It would be almost impossible to write about Expressway Yo-Yo Dieting without mentioning DJ Screw, the Houston-based producer who invented the style of pitching his records way down and chopping the shit out of them. Screw died a decade ago this month of an overdose related to codeine, the main ingredient in syrup, the self-proclaimed opiate of choice to fully appreciate his music.
Pat Maherr is equally interested in stretching time and disorientation. Apparently more known for his Indignant Senility project where, among other things, he has deconstructed a number of Wagner records, Maherr also defaces hip hop tracks as Expressway Yo-Yo Dieting and shares a similar obsession with pitch control. Like top-shelf Screw productions, his latest album Bubblethug effuses a hallucinatory state that invites a heightened sense of focus. It’s when you move away from slurred tempos that the resemblance between the two starts to diverge. Where Screw chopped, EYYD mutilates, strangling attempting rappers and snuffing out accomplice drum designs.
The 13 numerically named tracks on Bubblethug obscure distinction between deconstruction and remix. Maherr obliterates his source material, then uses the shrapnel as a base. The reinterpretation is so deliberately obfuscated, it’s just as easy to approach these as original constructions. The rappers, who at times sound like a really faded Biz Markie or Big Pokey freestyling from the bottom of a cave, are the only giveaway that these tracks once enjoyed other lives. Gutted of their insides, it’s almost like Maherr injects each session with a tranquilizer and monitors as the floundering O.G.s mutate into synchronized deep bass dives. As the lyricists falter, sinister melodies make soft returns and Ant Banks-like productions warp and waddle. He’s as likely to amplify certain fragments of an existing track as to let the air out completely. Moody and sedated, EYYD tracks tend to floss for a minute and then swerve off the road.
The amount of life left in these decrepit street anthems fluctuates wildly. On the closer, Maherr closes in on William Basinski turf as a wobbly drum pattern corrodes into the abyss. Track No. 6 is a full incursion into hypnosis — competing elements drop in and tune out, caroming off each other to the point of simulating a ride on rusting 22’s, blown-out system in-tow, even as you sit motionless. In other spots, a sampled guitar line is mangled into a shape similar to the one on CanOx’s “Raspberry Fields”, while a Big Moe-type tries to survive the hook. Emblematic of Bubblethug as a whole, Maherr almost lets you make out the words, but never spells things out. Each track is driven by what is almost heard. By what is lurking.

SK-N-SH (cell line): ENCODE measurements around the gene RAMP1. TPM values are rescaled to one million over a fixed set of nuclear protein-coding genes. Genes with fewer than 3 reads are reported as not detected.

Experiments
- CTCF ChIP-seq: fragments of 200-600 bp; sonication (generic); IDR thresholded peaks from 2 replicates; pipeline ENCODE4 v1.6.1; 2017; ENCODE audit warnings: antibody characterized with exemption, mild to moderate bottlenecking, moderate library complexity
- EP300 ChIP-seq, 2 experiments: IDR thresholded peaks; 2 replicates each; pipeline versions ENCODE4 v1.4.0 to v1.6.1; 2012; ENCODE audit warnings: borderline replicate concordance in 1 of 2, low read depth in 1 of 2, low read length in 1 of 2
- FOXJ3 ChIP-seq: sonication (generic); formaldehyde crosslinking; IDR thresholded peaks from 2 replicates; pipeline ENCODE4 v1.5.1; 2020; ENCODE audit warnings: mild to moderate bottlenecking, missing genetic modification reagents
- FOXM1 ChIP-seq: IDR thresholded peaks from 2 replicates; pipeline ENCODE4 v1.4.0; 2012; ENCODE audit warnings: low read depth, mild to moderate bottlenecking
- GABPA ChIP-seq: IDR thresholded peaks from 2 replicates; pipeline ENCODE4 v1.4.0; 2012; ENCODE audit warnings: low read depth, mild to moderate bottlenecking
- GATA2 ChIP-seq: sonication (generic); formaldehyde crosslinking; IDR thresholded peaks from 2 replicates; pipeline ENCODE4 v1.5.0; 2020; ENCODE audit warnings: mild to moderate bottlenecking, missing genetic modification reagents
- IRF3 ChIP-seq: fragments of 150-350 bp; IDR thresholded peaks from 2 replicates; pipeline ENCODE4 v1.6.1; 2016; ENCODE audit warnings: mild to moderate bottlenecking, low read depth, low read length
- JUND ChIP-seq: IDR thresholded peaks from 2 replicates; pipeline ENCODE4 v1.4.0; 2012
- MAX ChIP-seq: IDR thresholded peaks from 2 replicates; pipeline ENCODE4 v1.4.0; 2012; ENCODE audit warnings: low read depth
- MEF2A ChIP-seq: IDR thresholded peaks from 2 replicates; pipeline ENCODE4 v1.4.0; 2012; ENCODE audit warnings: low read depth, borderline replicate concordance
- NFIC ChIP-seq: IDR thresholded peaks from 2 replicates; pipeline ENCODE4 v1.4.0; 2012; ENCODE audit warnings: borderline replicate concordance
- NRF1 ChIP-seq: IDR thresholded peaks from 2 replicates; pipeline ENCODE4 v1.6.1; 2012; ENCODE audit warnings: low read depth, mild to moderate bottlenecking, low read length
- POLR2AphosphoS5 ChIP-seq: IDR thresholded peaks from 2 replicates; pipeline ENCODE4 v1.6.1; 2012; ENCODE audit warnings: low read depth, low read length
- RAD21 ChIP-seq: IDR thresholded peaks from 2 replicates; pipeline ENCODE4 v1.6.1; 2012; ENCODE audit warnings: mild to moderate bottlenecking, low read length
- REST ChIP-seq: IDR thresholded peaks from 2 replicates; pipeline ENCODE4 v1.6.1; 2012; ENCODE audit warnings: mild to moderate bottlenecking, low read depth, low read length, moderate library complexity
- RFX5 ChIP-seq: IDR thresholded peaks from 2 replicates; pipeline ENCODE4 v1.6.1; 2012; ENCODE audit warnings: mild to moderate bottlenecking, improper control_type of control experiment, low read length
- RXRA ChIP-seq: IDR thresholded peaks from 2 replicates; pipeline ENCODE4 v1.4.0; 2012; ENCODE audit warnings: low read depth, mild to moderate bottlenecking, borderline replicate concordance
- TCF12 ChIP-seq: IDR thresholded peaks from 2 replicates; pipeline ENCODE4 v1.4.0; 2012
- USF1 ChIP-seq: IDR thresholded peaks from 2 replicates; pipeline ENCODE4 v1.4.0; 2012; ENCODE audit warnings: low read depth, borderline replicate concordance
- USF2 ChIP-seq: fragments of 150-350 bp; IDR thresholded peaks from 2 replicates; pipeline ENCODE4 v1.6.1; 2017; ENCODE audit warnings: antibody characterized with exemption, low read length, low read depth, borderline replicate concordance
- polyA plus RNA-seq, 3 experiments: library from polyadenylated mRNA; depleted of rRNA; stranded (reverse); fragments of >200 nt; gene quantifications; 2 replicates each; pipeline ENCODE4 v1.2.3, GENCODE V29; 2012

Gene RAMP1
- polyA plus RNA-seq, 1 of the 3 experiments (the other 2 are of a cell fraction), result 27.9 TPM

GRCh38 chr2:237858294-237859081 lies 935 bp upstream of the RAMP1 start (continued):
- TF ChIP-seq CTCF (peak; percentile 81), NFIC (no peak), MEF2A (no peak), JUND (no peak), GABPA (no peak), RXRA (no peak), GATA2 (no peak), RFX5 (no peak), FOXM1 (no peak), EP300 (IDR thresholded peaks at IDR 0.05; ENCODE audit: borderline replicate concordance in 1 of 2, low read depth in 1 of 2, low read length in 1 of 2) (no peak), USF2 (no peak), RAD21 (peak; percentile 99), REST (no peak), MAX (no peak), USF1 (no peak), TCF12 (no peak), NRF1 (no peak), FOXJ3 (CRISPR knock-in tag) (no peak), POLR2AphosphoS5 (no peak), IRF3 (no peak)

It’s telling then, that the only words that that can be easily understood is a variation of the mandate made famous by Too Short: “I get in where I fit in.” Maherr has found his place objectifying the erosion of hip hop, in the process making an authoritative statement on its demise — an album like Hip Hop is Dead seems trite in comparison. These are exploratory lanes. I’m even tempted to use the adjective “fresh” with a straight face.
In a recent New York Times article about Screw’s influence, Expressway Yo-Yo Dieting was overlooked. And that’s unfortunate, really, because Bubblethug is easily the most insightful twist on Screw’s concoction that I’ve heard. By taking the premise of Screw music and literally running it into the ground, Pat Maherr has made one of the records of 2010.